Howard Wells has been offered a one-year contract to stay on as the Irish FA's chief executive.
He would have preferred a longer term deal to finish the work that he started back in January 2005.
But even so, financially the package is a good one. Indeed, word from the inside is that it is more than the salaries of some previous Northern Ireland managers.
So, is Wells worth it? Has Howard's way worked?
Well, yes and no.
Bear in mind that when Wells was brought in the IFA was in a bit of mess.
Financially the association was on the road to ruin.
And in terms of embarrassment, the IFA were bankrupt such was the never-ending stream of cock-ups that emanated from Windsor Avenue.
Mention the words " ineligible players" and there are still some at headquarters who will squirm.
The feeling was that the IFA lacked professionalism.
Wells wanted to change that image and in the main he has, especially in terms of the financial situation.
The IFA have a much better structure money-wise now.
And of course along with former president Jim Boyce, he was instrumental in bringing in a whopping £10 million from a Sky TV deal, that not only included Northern Ireland home matches but also Irish League games being broadcast live.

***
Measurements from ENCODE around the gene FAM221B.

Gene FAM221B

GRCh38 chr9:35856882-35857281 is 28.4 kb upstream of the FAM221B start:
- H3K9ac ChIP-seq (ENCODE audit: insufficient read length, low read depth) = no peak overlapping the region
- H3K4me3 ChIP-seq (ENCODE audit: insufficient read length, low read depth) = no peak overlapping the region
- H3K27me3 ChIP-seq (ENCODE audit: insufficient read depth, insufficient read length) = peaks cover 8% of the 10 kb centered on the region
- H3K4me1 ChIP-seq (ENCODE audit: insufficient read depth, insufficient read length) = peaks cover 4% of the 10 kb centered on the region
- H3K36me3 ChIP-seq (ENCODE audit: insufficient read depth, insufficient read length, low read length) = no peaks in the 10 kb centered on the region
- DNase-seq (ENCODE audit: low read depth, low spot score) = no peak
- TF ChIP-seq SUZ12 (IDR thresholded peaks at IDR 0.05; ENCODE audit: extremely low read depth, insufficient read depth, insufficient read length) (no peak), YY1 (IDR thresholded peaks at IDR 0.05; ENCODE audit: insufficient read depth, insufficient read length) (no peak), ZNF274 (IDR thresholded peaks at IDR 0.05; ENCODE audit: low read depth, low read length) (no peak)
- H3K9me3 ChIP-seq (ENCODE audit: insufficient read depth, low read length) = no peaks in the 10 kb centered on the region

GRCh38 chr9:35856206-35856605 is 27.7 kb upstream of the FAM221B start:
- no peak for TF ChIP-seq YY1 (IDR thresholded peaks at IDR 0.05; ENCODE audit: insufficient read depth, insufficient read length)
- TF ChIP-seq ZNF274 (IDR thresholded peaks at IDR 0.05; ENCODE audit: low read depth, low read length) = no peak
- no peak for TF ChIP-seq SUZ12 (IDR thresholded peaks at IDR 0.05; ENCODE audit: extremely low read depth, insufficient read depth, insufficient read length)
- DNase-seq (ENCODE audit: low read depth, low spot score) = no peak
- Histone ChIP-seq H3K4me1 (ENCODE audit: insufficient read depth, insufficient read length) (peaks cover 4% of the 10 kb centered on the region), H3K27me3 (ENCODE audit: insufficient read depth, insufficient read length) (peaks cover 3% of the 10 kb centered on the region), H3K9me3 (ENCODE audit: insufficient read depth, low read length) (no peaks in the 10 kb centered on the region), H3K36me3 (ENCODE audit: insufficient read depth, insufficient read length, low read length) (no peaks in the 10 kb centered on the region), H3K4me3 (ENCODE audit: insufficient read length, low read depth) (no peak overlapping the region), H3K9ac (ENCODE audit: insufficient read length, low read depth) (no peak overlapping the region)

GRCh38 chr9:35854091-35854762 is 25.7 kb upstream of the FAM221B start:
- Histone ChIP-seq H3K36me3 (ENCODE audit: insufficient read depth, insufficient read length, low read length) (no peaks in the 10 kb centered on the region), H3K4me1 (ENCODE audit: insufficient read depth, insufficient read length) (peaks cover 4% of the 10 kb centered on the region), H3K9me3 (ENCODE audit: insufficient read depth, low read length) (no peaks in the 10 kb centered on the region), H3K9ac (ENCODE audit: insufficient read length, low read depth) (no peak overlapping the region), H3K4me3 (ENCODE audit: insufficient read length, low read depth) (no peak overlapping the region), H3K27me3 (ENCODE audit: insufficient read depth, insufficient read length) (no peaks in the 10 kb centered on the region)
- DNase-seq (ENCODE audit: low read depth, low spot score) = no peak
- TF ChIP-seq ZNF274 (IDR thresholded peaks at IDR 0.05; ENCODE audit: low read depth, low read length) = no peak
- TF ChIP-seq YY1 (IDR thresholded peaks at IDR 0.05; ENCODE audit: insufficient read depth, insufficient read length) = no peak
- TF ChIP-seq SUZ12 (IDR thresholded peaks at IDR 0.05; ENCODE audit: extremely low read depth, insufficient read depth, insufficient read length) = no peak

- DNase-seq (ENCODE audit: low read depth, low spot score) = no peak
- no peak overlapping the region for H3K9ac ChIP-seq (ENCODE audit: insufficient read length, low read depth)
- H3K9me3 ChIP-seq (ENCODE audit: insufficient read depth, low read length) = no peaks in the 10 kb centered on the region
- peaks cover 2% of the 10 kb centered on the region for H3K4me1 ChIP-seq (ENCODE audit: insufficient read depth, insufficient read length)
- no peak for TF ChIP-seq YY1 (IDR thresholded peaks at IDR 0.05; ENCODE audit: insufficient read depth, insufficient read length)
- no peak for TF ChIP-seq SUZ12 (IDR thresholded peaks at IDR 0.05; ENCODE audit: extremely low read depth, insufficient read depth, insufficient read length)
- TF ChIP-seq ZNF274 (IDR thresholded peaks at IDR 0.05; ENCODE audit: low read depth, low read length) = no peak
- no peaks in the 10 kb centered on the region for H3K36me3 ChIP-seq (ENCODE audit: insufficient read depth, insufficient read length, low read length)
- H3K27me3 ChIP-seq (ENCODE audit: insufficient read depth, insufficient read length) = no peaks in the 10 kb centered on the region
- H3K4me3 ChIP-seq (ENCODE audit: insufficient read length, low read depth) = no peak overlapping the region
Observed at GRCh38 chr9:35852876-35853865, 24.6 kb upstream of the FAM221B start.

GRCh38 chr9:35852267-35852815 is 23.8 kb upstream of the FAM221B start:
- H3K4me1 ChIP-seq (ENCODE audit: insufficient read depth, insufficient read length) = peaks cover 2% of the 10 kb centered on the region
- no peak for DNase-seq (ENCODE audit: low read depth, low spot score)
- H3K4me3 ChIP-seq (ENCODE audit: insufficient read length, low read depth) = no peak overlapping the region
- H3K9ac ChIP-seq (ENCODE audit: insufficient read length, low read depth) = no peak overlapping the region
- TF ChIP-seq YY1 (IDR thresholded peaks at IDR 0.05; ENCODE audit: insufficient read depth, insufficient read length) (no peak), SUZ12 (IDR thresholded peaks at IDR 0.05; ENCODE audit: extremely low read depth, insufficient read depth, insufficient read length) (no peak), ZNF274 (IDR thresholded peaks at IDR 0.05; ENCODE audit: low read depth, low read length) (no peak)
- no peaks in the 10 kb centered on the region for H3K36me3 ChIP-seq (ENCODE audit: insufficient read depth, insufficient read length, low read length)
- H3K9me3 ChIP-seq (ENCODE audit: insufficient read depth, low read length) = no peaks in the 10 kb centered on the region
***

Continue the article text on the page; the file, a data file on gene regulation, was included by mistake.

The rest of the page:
Wells has also played his part in ensuring the IFA's commercial side is more profitable, although the team's success under Lawrie Sanchez and David Healy's goals clearly helped him there. What didn't help Wells was the departure of Sanchez.
The pair of them had a frosty relationship at best. That didn't have any impact on the results but I feel it didn't help when Lawrie left and the shambolic way the IFA handled it.
I remember telling Howard a few days before Lawrie left the Northern Ireland job that he was going to leave and become full-time boss at Fulham.
Wells informed me that I was wrong. After what happened in Latvia and Iceland last month I wish I had been.
And thinking about Riga and Reykjavik, Wells and the IFA made a right mess of handling the unsavoury plane bust-up between Keith Gillespie and George McCartney. The IFA's initial statement on the matter, which brought more confusion than the incident caused in the first place, was a joke and I sense Howard knows that now.
When he was appointed, on his first day he declared: "There's a real need to improve communications at all levels."
There still is, Howard, there still is. Wells has to lead from the front on that score and not let others make him look silly, if he accepts the one year deal.
Also not landing himself on the front pages, unlike when he himself was caught up in an embarrassing row with Boycie, would be useful.
And finally sorting out the whole Maze stadium debate is a must. That may be the issue that defines him most.
Overall, Wells has probably done more good than harm for the IFA, but Howard's way certainly has not been smooth. There could be more bumpy times ahead.